Develop an Elegant Testing Framework For Data Science Projects Using Pytest

A Comprehensive Guide to Pytest for data scientists.

Develop an Elegant Testing Framework For Data Science Projects Using Pytest


One of the biggest hurdles data science teams face is transitioning their data-driven pipeline from Jupyter notebooks to executable, reproducible, and organized files comprising functions and classes.

This involves building an error-free, well-tested pipeline that can be executed reliably.

For instance, imagine a situation where we wrote a function in our data pipeline that divides two numbers:

While working in a Jupyter Notebook, we, as the programmer, know what should go as an input and what to expect as an output.

But transitioning that directly to a data pipeline without testing and error handling can easily lead to pipeline failures.

Therefore, to alleviate errors in the data pipeline and ensure it works as expected, testing them against different example inputs (or data situations) becomes super important.

In other words, this boils down to creating a reliable automation framework for the pipeline.

For starters, an automation framework is an organized approach to writing test cases, executing them, and reporting the results of testing automation.

Overview of Testing Framework

We should always test our data pipeline because it:

  • Ensures that the code works as expected end-to-end — improving reliability.
  • Helps us in detecting edge cases where different methods might fail.
  • Allows other team members to understand our code with the help of our tests — reducing code complexity.
  • Assists in swapping an existing code with an optimized/improved version without interfering with other functions.
  • Supports in generating actionable insights about the code, such as run-time, expected input/output, etc.

Thankfully, Python provides a handful of open-source libraries such as unittest, nose, behave, etc.

But the one that stands out due to its ease of use and flexibility is Pytest.

Therefore, in this article, we’ll do a detailed walkthrough on leveraging Pytest to build a testing suite for our Python project.

Let’s begin 🚀!

Getting Started with Pytest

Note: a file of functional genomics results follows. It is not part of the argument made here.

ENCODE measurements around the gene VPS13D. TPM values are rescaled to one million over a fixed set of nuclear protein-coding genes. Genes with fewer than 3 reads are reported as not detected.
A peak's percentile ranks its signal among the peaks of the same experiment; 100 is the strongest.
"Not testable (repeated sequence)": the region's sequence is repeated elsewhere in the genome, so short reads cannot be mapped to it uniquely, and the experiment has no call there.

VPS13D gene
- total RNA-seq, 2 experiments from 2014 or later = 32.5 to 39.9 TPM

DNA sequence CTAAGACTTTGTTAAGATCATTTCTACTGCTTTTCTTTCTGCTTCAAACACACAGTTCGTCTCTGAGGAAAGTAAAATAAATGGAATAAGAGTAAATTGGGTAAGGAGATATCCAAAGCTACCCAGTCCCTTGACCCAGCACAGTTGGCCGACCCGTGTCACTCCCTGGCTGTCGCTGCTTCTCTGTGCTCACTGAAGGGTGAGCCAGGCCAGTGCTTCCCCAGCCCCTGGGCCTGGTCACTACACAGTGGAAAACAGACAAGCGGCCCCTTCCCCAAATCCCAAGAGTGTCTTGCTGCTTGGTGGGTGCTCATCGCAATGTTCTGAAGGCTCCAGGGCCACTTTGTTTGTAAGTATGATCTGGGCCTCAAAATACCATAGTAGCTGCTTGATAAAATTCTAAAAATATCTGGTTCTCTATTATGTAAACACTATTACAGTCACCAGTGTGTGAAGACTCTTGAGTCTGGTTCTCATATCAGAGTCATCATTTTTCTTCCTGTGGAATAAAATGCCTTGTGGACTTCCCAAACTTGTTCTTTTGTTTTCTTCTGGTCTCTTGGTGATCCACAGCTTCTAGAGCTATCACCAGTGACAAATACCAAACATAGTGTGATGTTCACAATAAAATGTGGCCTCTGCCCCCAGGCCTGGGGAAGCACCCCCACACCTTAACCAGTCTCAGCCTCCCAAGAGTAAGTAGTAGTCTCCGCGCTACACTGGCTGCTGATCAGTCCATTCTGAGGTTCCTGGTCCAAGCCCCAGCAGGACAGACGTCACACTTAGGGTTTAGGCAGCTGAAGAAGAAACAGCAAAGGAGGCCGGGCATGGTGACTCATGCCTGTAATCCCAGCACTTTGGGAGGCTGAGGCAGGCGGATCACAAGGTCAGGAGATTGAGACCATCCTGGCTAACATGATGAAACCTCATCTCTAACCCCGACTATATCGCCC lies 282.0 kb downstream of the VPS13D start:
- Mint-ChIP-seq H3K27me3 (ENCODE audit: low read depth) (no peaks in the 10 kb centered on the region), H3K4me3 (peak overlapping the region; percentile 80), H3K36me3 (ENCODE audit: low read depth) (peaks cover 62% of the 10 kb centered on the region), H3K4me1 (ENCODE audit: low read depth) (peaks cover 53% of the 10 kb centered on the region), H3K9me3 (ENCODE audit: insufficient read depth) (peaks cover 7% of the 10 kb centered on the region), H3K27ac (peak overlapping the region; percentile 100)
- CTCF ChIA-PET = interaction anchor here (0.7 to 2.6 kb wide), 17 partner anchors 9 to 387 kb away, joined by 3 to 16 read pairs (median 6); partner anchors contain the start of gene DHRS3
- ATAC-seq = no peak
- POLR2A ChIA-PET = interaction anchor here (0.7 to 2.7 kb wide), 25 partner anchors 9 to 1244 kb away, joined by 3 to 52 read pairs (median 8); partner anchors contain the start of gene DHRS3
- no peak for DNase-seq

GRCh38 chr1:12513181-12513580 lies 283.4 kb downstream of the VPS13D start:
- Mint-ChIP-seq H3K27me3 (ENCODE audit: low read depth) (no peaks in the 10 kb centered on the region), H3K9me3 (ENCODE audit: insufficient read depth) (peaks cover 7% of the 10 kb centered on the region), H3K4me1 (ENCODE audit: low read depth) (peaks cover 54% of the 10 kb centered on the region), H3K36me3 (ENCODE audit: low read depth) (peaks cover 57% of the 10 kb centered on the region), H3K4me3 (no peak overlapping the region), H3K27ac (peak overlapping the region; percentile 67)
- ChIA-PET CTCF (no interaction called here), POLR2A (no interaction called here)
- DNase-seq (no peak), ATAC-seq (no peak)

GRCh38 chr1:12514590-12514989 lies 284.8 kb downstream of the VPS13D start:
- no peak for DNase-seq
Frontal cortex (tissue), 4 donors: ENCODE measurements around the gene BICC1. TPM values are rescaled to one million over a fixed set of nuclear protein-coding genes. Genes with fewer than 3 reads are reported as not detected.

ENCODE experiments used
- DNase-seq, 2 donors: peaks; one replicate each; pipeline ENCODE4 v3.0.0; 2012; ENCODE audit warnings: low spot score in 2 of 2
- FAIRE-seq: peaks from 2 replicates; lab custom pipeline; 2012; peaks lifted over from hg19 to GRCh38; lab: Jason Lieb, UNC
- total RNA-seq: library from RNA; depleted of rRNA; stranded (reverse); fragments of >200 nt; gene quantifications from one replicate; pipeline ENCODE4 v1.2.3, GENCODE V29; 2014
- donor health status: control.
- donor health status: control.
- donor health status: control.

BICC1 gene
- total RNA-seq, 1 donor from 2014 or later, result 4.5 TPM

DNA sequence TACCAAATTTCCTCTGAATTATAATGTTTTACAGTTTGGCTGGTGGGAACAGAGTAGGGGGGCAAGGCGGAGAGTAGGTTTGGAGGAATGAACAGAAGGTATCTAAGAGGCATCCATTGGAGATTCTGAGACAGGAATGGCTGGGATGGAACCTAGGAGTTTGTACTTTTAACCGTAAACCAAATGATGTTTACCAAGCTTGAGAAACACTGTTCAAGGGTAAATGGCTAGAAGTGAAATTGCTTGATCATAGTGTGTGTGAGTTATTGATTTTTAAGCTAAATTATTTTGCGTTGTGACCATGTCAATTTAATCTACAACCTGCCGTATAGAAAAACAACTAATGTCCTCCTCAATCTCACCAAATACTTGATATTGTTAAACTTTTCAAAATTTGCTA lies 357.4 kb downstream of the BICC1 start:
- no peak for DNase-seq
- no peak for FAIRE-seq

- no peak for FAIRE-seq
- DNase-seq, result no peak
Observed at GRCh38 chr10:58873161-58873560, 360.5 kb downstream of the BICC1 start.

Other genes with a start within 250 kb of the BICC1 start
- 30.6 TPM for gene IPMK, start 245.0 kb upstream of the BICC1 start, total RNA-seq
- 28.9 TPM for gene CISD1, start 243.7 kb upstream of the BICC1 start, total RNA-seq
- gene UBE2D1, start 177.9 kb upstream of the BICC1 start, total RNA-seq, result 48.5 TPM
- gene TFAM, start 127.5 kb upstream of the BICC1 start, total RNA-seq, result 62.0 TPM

To begin, Pytest is a testing framework for writing test suites, executing them on a pipeline, and generating test reports.

The best thing about Pytest is its intuitive and uncomplicated process of integrating it with the data pipeline.

Testing is already a job that data scientists don’t look forward to with much interest.

Considering this, Pytest makes it easy to write test suites, which in turn, immensely helps in determining the reliability of a data science project.

To install Pytest, execute the following command:

Next, we import Pytest to leverage its core testing functionalities.

With this, we are ready to write test cases and execute them.

Putting Pytest at Work

Let’s define a divide_two_numbers() method in

Next, let’s create a separate file for tests (

For the method we defined above (divide_two_numbers()), let’s write a test function. This will check the output data type returned by the method against different inputs.

Here, the second test case is kept intentionally to raise an error.

To execute this test function, open the command line in the current working directory and run the command pytest:

Pytest gives a comprehensive testing summary of our pipeline.

It shows the files it collected to run tests from, in this case.

Next, all test failures are listed separately with their respective errors.

Lastly, we also get a test summary.

As expected, the method failed on the second assertion, in which the denominator was zero.

This allows us to update our function to handle such cases.

All this is fine, but now we should ask two questions:

  1. In the above pytest command, we never specified the name of the test file. However, in the results, we see a mention of only. How did Pytest infer that is the specific file we have listed all our test cases in?
  2. Next, how did Pytest find the methods it needs to execute? In other words, how did Pytest differentiate the divide_two_numbers() from the test_divide_two_numbers_method() and figured out that test cases are listed in the latter method.

The answer lies in the technique of “Test Searching” (also called “Test Discovery”) in Pytest.

Let’s understand.

Test Searching in Pytest

Pytest implements the following test discovery method to find test functions, files, and Python classes:

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